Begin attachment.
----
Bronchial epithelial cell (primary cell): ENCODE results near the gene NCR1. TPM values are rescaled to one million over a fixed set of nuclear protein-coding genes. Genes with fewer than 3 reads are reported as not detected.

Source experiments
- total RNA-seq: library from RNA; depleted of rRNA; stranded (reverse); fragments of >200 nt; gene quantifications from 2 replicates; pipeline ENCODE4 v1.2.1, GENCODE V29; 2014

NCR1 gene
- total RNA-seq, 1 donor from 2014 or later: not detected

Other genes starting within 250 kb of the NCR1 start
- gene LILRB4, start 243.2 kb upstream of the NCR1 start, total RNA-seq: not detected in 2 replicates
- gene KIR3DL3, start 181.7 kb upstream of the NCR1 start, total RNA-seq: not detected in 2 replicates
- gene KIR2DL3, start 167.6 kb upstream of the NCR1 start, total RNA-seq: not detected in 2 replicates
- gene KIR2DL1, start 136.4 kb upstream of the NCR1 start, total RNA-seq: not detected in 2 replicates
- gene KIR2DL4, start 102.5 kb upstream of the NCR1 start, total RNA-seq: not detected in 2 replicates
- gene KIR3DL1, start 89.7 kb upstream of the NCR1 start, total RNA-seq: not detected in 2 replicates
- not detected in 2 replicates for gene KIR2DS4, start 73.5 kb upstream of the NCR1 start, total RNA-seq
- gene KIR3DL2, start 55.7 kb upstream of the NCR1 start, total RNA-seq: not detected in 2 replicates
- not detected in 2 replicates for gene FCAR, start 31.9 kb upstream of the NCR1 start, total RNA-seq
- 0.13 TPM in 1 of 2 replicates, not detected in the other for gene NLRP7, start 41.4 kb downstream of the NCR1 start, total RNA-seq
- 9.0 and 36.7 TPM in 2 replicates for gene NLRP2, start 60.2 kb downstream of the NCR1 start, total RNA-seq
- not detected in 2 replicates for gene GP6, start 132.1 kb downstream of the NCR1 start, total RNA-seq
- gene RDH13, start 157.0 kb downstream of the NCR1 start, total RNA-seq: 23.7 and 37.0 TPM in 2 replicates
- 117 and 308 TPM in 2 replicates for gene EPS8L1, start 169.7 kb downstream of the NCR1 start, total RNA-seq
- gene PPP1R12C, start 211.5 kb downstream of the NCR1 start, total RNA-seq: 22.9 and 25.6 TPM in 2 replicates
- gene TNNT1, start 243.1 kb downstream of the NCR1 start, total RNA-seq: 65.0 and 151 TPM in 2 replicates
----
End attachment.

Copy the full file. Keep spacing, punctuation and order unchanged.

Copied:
Bronchial epithelial cell (primary cell): ENCODE results near the gene NCR1. TPM values are rescaled to one million over a fixed set of nuclear protein-coding genes. Genes with fewer than 3 reads are reported as not detected.

Source experiments
- total RNA-seq: library from RNA; depleted of rRNA; stranded (reverse); fragments of >200 nt; gene quantifications from 2 replicates; pipeline ENCODE4 v1.2.1, GENCODE V29; 2014

NCR1 gene
- total RNA-seq, 1 donor from 2014 or later: not detected

Other genes starting within 250 kb of the NCR1 start
- gene LILRB4, start 243.2 kb upstream of the NCR1 start, total RNA-seq: not detected in 2 replicates
- gene KIR3DL3, start 181.7 kb upstream of the NCR1 start, total RNA-seq: not detected in 2 replicates
- gene KIR2DL3, start 167.6 kb upstream of the NCR1 start, total RNA-seq: not detected in 2 replicates
- gene KIR2DL1, start 136.4 kb upstream of the NCR1 start, total RNA-seq: not detected in 2 replicates
- gene KIR2DL4, start 102.5 kb upstream of the NCR1 start, total RNA-seq: not detected in 2 replicates
- gene KIR3DL1, start 89.7 kb upstream of the NCR1 start, total RNA-seq: not detected in 2 replicates
- not detected in 2 replicates for gene KIR2DS4, start 73.5 kb upstream of the NCR1 start, total RNA-seq
- gene KIR3DL2, start 55.7 kb upstream of the NCR1 start, total RNA-seq: not detected in 2 replicates
- not detected in 2 replicates for gene FCAR, start 31.9 kb upstream of the NCR1 start, total RNA-seq
- 0.13 TPM in 1 of 2 replicates, not detected in the other for gene NLRP7, start 41.4 kb downstream of the NCR1 start, total RNA-seq
- 9.0 and 36.7 TPM in 2 replicates for gene NLRP2, start 60.2 kb downstream of the NCR1 start, total RNA-seq
- not detected in 2 replicates for gene GP6, start 132.1 kb downstream of the NCR1 start, total RNA-seq
- gene RDH13, start 157.0 kb downstream of the NCR1 start, total RNA-seq: 23.7 and 37.0 TPM in 2 replicates
- 117 and 308 TPM in 2 replicates for gene EPS8L1, start 169.7 kb downstream of the NCR1 start, total RNA-seq
- gene PPP1R12C, start 211.5 kb downstream of the NCR1 start, total RNA-seq: 22.9 and 25.6 TPM in 2 replicates
- gene TNNT1, start 243.1 kb downstream of the NCR1 start, total RNA-seq: 65.0 and 151 TPM in 2 replicates